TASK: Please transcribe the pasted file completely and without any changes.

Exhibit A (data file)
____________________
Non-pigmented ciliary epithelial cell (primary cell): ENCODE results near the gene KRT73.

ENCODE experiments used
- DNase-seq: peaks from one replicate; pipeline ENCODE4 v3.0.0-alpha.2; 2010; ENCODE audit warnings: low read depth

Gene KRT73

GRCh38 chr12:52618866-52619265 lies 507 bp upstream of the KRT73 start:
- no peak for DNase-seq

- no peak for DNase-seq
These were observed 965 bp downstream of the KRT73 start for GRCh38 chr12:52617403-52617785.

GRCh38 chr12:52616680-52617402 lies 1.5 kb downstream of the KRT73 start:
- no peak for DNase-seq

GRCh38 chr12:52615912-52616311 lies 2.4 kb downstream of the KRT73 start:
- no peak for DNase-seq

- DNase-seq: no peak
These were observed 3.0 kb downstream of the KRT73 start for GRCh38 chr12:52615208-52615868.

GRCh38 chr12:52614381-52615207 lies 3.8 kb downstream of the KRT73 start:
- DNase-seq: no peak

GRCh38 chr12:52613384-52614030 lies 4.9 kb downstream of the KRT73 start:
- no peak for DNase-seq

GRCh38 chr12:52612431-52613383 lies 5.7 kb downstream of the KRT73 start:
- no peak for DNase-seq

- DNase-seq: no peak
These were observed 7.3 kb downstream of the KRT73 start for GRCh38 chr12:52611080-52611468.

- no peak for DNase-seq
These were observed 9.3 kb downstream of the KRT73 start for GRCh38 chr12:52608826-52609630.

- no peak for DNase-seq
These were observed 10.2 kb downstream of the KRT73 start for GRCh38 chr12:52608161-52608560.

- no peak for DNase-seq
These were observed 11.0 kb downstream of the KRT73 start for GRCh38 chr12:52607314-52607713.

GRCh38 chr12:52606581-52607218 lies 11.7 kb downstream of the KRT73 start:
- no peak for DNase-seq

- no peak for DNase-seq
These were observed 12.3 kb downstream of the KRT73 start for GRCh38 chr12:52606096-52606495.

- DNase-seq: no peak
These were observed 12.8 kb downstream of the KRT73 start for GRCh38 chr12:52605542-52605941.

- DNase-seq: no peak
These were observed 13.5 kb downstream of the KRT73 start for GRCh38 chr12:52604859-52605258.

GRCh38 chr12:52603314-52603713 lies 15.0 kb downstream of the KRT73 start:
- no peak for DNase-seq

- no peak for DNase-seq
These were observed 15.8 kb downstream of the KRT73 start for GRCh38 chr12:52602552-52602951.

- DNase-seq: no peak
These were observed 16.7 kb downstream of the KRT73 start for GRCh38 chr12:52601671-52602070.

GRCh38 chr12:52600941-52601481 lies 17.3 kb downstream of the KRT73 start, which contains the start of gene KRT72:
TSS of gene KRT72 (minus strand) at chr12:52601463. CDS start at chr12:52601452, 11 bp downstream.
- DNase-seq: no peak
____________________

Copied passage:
Non-pigmented ciliary epithelial cell (primary cell): ENCODE results near the gene KRT73.

ENCODE experiments used
- DNase-seq: peaks from one replicate; pipeline ENCODE4 v3.0.0-alpha.2; 2010; ENCODE audit warnings: low read depth

Gene KRT73

GRCh38 chr12:52618866-52619265 lies 507 bp upstream of the KRT73 start:
- no peak for DNase-seq

- no peak for DNase-seq
These were observed 965 bp downstream of the KRT73 start for GRCh38 chr12:52617403-52617785.

GRCh38 chr12:52616680-52617402 lies 1.5 kb downstream of the KRT73 start:
- no peak for DNase-seq

GRCh38 chr12:52615912-52616311 lies 2.4 kb downstream of the KRT73 start:
- no peak for DNase-seq

- DNase-seq: no peak
These were observed 3.0 kb downstream of the KRT73 start for GRCh38 chr12:52615208-52615868.

GRCh38 chr12:52614381-52615207 lies 3.8 kb downstream of the KRT73 start:
- DNase-seq: no peak

GRCh38 chr12:52613384-52614030 lies 4.9 kb downstream of the KRT73 start:
- no peak for DNase-seq

GRCh38 chr12:52612431-52613383 lies 5.7 kb downstream of the KRT73 start:
- no peak for DNase-seq

- DNase-seq: no peak
These were observed 7.3 kb downstream of the KRT73 start for GRCh38 chr12:52611080-52611468.

- no peak for DNase-seq
These were observed 9.3 kb downstream of the KRT73 start for GRCh38 chr12:52608826-52609630.

- no peak for DNase-seq
These were observed 10.2 kb downstream of the KRT73 start for GRCh38 chr12:52608161-52608560.

- no peak for DNase-seq
These were observed 11.0 kb downstream of the KRT73 start for GRCh38 chr12:52607314-52607713.

GRCh38 chr12:52606581-52607218 lies 11.7 kb downstream of the KRT73 start:
- no peak for DNase-seq

- no peak for DNase-seq
These were observed 12.3 kb downstream of the KRT73 start for GRCh38 chr12:52606096-52606495.

- DNase-seq: no peak
These were observed 12.8 kb downstream of the KRT73 start for GRCh38 chr12:52605542-52605941.

- DNase-seq: no peak
These were observed 13.5 kb downstream of the KRT73 start for GRCh38 chr12:52604859-52605258.

GRCh38 chr12:52603314-52603713 lies 15.0 kb downstream of the KRT73 start:
- no peak for DNase-seq

- no peak for DNase-seq
These were observed 15.8 kb downstream of the KRT73 start for GRCh38 chr12:52602552-52602951.

- DNase-seq: no peak
These were observed 16.7 kb downstream of the KRT73 start for GRCh38 chr12:52601671-52602070.

GRCh38 chr12:52600941-52601481 lies 17.3 kb downstream of the KRT73 start, which contains the start of gene KRT72:
TSS of gene KRT72 (minus strand) at chr12:52601463. CDS start at chr12:52601452, 11 bp downstream.
- DNase-seq: no peak